SAGE's Ongoing Commitment to the LGBTQ Community's Aging Issues in 2023 and Beyond
SAGE, or Services and Advocacy for LGBTQ Elders, has been at the forefront of addressing the unique challenges faced by older adults in the LGBTQ community. As we enter 2023, SAGE continues to make substantial strides in providing vital services, advocacy, and support for LGBTQ elders. In this update, we will explore what SAGE has been doing in 2023 and what is on their agenda for 2024 to better serve this marginalized group.
SAGE's Work in 2023
- Expanding Services for Older Adults: One of SAGE's primary missions is to provide comprehensive services to LGBTQ elders. In 2023, they have continued to expand their offerings, including support groups, healthcare navigation, social and recreational programs, and culturally competent housing initiatives. These services are crucial in addressing the isolation and discrimination that LGBTQ elders often face as they age.
- Affordable Housing Initiatives: Recognizing that housing insecurity is a significant concern for LGBTQ older adults, SAGE has made strides in 2023 to develop affordable housing options tailored to the needs of this community. These initiatives aim to create safe and inclusive living spaces, reducing the risk of housing discrimination and isolation.
- Advocacy and Policy Initiatives: SAGE has been actively involved in advocating for LGBTQ elders' rights and addressing policy issues that affect their quality of life. In 2023, they have worked to influence legislation that protects LGBTQ elders from discrimination in housing, healthcare, and long-term care settings.
- LGBTQ Cultural Competency Training: SAGE continues to offer cultural competency training to healthcare providers, aging service providers, and institutions, ensuring that LGBTQ elders receive respectful and inclusive care. This training equips professionals with the knowledge and skills necessary to address the specific needs of LGBTQ older adults.
- Mental Health and Wellness: The mental health of LGBTQ elders is a significant concern, given the stigma and discrimination they have faced throughout their lives. In 2023, SAGE has focused on providing mental health resources, including counseling and support groups, to help address the mental health challenges specific to this community.
- Social and Recreational Programs: Combatting isolation and loneliness is a priority for SAGE. They have organized various social and recreational programs, both in-person and online, to create a sense of community and belonging for LGBTQ older adults. These programs provide opportunities for social engagement and peer support.
SAGE's Agenda for 2024
While SAGE has made significant progress in addressing the unique needs of LGBTQ elders, their agenda for 2024 is forward-thinking and aims to further support this community.
- Enhanced Outreach and Education: In 2024, SAGE plans to expand its outreach efforts to reach even more LGBTQ older adults who may not be aware of the services available to them. Education about their rights, available services, and opportunities for community engagement will be a key focus.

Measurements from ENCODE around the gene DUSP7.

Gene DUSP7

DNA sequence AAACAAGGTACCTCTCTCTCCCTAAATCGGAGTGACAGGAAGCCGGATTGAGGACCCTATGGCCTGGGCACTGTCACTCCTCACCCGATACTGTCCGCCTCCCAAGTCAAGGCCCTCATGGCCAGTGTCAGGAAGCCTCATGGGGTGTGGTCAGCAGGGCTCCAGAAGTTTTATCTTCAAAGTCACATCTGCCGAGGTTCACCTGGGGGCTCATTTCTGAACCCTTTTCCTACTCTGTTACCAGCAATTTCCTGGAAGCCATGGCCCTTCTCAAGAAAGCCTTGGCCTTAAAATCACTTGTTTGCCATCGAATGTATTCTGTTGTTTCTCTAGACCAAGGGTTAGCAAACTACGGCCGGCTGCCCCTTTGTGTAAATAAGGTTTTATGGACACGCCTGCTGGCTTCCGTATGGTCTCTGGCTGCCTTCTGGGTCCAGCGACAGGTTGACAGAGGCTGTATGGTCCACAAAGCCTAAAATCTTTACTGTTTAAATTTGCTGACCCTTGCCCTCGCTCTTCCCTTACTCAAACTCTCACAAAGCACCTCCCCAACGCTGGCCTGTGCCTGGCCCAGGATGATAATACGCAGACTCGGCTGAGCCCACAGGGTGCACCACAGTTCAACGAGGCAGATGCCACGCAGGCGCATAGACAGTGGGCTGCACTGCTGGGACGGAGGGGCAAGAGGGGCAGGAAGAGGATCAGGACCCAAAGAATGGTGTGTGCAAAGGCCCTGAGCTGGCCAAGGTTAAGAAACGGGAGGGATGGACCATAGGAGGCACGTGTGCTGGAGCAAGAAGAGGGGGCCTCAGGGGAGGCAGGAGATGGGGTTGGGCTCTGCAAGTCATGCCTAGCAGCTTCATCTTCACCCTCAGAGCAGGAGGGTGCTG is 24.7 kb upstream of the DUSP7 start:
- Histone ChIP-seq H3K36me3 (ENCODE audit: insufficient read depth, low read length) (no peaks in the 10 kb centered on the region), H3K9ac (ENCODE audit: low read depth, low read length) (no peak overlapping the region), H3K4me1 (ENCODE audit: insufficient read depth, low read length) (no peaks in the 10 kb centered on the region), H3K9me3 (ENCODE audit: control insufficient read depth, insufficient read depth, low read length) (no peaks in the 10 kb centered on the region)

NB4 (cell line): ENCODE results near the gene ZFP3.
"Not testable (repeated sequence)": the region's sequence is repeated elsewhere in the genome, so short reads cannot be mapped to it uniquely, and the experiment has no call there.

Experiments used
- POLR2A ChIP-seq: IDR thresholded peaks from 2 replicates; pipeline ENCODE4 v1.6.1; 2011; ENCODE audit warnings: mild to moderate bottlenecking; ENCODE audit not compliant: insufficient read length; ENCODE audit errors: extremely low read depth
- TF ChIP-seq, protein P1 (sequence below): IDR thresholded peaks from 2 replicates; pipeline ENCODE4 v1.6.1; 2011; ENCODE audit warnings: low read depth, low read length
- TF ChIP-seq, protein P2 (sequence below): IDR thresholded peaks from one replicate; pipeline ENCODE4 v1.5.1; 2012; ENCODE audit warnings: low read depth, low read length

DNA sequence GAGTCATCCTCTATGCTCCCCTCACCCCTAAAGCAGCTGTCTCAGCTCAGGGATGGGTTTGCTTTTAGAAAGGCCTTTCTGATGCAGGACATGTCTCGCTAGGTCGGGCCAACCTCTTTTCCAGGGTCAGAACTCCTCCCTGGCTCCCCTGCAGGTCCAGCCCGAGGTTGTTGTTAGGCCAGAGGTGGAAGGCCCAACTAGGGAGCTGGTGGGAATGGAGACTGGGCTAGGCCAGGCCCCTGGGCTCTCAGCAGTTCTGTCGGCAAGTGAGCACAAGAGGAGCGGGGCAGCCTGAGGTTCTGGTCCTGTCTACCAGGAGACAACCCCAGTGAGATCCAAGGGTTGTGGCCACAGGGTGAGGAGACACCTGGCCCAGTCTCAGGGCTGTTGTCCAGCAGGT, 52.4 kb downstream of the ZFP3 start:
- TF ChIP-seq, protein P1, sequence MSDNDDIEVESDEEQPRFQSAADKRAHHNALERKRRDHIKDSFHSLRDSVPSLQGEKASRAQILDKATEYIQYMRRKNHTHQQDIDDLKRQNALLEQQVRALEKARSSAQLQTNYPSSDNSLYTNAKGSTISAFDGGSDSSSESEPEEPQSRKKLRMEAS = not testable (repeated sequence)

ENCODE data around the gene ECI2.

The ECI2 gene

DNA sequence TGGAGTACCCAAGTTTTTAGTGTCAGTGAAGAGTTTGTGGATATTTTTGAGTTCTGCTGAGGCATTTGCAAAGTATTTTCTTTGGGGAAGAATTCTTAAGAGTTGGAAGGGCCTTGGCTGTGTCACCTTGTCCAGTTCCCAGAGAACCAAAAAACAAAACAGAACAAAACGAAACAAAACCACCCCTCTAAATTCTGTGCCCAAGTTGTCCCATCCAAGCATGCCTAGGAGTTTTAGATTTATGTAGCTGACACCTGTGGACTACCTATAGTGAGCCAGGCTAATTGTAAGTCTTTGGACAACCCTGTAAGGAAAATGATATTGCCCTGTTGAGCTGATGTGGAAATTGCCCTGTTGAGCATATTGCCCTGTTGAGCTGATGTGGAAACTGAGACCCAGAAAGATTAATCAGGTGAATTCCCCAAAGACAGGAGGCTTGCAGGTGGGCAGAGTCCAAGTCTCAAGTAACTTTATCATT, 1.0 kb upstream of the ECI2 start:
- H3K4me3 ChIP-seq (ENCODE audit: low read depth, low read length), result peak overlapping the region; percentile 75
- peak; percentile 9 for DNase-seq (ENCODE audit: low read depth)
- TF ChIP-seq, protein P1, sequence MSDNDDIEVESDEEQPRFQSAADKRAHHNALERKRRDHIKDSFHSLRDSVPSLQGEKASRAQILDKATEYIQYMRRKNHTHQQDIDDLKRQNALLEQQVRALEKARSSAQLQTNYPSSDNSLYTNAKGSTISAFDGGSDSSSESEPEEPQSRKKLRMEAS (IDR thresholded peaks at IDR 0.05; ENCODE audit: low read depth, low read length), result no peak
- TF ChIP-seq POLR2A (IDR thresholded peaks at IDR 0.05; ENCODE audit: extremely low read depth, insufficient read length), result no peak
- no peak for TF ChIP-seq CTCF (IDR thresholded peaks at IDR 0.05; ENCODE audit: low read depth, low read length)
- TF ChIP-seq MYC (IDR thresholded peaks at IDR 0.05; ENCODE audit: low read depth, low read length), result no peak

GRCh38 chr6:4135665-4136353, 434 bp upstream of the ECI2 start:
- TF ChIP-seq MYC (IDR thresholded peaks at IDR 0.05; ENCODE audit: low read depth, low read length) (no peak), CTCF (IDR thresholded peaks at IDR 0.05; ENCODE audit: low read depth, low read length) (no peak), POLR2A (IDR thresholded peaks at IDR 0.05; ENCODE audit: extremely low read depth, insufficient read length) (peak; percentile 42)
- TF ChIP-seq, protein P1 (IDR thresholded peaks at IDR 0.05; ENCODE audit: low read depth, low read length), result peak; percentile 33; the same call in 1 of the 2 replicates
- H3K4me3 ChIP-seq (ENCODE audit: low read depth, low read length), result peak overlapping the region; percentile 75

- Promoting Age-Friendly Communities: SAGE is committed to promoting age-friendly communities that are inclusive and supportive of LGBTQ elders. They will work with local governments and community organizations to advocate for policies and practices that create welcoming environments for LGBTQ seniors.
- Diversity and Inclusion Initiatives: Recognizing the diversity within the LGBTQ community, SAGE will continue to work on ensuring that their services and programs are inclusive of the unique needs of transgender and non-binary elders, elders of color, and those with various intersectional identities.
- Addressing Healthcare Disparities: In 2024, SAGE aims to intensify its efforts to reduce healthcare disparities among LGBTQ older adults. This includes working with healthcare providers to eliminate discrimination, promote LGBTQ cultural competency, and improve access to quality healthcare.
- Fighting Elder Abuse: Elder abuse is a concern for all older adults, but LGBTQ elders may face unique vulnerabilities. SAGE will continue to work on programs and initiatives to prevent and address elder abuse within the LGBTQ aging community.
- Creating Safe Spaces: SAGE plans to establish more LGBTQ-affirming and welcoming senior centers and community spaces in regions where such resources are currently limited. These spaces will offer opportunities for social interaction, support, and a sense of belonging.
- Intersectional Advocacy: Recognizing that many LGBTQ older adults belong to other marginalized groups, SAGE will continue its intersectional advocacy efforts. This includes addressing the disparities faced by LGBTQ elders with disabilities, low-income LGBTQ elders, and those living in rural areas.
- Research and Data Collection: SAGE will invest in research and data collection efforts in 2024 to better understand the evolving needs of LGBTQ elders. This information will help tailor their services and advocacy more effectively.
SAGE's commitment to the LGBTQ aging community remains unwavering in 2023 and beyond. Their continuous efforts to provide services, advocate for policy change, and create inclusive and affirming spaces have significantly improved the lives of LGBTQ older adults. Looking ahead to 2024, SAGE's agenda is ambitious and forward-thinking, focusing on expanding their reach, promoting inclusivity, and addressing the unique challenges that this community faces.
As the population of LGBTQ elders continues to grow, the work of organizations like SAGE is increasingly crucial. By addressing the unique needs of this community and advocating for their rights, SAGE is making a profound and positive impact on the lives of LGBTQ older adults, ensuring that they age with dignity, respect, and access to the services and support they deserve.